A young man who had recently become deeply interested in Christian Science, was sitting at his desk in the office where he was employed, attending to the duties before him. He was apparently absorbed in the work, but suddenly, pushing back his chair, he closed his books and looked out of the window. He was thinking of how unsatisfactorily his duties had been performed during the past few months. A few days before he had made a serious error in his work, and he had at various other times displayed evidences of carelessness and inattention which were fast bringing down upon him the displeasure of his employer. Presently his thoughts turned to the subject which had so completely occupied his mind of late, and he sighed mentally, "I wonder when divine Love will deliver me from this?" What an error it was, he thought, that he, whose grasp of Science was so clear, should have to do this kind of work. He wished the clock would hurry up; he wanted to get out of this place early this Saturday afternoon, so that he could go home and study the Lesson.

While he was thus lamenting, his employer came up to him and said, "Smith, do you want to stay a while this afternoon and help us out?" Smith was decidedly displeased, but he answered, "Why, yes; if you want me." The closing hour was one o'clock on Saturday, and he thought how ridiculous it was for his employer to ask him if he wanted to work on Saturday afternoon. He was chagrined to think that "business" should prevent him from doing God's work that afternoon. He wished he could break "this mesmerism of business," as he called it, and step right into God's work now. Suddenly the thought came to him, But what is God's work? Who is my employer? And then in a wave of repentance he remembered that all work with the right motive is God's work. It moved him deeply to think that he had rebelled against his employer, when in reality God, Principle, was his employer. Not to this man nor this company of men did he owe his service, but to divine Love itself. An overwhelming sense of the divine sovereignty possessed him. The utter dependence of man on God appeared to him, and he saw how inadequate is the human concept of employment, when every employer, however great or small, derives all his credentials and authority from the one Mind. Whose work could it be, then, but God's, if God governs all men?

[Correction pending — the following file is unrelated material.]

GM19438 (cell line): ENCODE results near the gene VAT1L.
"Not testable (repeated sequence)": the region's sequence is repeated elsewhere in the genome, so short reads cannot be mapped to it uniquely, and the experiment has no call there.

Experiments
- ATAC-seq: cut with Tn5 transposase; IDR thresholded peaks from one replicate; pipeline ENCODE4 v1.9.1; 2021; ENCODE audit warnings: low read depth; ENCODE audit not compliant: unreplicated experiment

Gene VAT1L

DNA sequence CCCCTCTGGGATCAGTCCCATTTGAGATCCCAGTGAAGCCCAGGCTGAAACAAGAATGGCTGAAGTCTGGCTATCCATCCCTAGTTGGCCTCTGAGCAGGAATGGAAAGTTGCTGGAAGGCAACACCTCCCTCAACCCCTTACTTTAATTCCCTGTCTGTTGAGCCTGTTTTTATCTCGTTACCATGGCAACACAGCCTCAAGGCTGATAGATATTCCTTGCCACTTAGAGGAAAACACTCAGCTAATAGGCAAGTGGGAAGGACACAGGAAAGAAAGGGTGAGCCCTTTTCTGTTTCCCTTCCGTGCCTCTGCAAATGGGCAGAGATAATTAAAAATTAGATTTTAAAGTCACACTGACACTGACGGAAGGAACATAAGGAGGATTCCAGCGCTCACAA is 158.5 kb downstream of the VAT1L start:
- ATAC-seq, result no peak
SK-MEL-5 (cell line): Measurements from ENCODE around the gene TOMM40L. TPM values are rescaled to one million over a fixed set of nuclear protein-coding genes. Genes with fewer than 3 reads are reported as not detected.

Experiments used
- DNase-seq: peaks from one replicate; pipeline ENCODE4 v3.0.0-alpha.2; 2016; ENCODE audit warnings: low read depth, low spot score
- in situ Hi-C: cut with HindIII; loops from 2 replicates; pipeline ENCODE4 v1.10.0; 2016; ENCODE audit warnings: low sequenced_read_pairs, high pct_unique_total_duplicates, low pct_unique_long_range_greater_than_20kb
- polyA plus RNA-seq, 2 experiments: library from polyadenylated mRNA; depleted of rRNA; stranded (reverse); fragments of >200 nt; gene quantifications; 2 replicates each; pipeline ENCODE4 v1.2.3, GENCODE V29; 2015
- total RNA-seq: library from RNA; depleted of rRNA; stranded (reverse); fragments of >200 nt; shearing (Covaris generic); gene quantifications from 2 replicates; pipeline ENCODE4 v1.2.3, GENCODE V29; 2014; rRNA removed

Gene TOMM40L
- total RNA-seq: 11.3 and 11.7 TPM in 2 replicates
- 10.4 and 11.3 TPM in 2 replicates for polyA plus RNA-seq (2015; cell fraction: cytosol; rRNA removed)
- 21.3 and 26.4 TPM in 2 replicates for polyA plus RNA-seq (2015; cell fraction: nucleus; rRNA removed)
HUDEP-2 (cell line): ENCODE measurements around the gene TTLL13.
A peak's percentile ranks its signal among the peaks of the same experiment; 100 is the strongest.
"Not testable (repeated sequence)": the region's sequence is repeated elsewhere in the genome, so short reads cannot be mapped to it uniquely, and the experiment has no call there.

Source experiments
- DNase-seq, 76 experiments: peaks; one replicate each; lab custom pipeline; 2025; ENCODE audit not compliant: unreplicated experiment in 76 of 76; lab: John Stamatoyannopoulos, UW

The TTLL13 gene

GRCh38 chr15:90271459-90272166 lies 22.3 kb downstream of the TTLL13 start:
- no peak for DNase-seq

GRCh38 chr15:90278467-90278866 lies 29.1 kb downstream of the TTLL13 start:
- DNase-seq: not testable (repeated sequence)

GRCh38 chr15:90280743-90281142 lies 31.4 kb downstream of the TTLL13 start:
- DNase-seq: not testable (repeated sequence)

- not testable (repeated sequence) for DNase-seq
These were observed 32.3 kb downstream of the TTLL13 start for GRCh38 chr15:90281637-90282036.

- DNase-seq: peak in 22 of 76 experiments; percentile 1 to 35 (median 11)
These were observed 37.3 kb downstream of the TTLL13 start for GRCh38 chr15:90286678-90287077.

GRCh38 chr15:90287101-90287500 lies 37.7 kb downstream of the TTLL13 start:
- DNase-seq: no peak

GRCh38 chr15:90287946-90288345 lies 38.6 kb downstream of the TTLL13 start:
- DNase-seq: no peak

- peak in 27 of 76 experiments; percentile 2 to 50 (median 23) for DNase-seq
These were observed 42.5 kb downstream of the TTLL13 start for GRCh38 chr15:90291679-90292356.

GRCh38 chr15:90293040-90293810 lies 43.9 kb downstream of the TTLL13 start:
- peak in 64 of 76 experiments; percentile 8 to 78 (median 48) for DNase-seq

He went back to his work with a changed and chastened mental attitude. Thereafter a new sense of pride and personal interest entered into the performance of his daily duties, and he began to regard even those in chief authority as fellow-workers in a common cause. A new idea of honesty inspired his work, and he no longer sighed, during office hours, to be a Christian Science practitioner, nor meditated on the beauties of Christian Science when he was being paid to keep books. Thenceforth his work was without mistakes and he ceased to fear them.

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March 28, 1908

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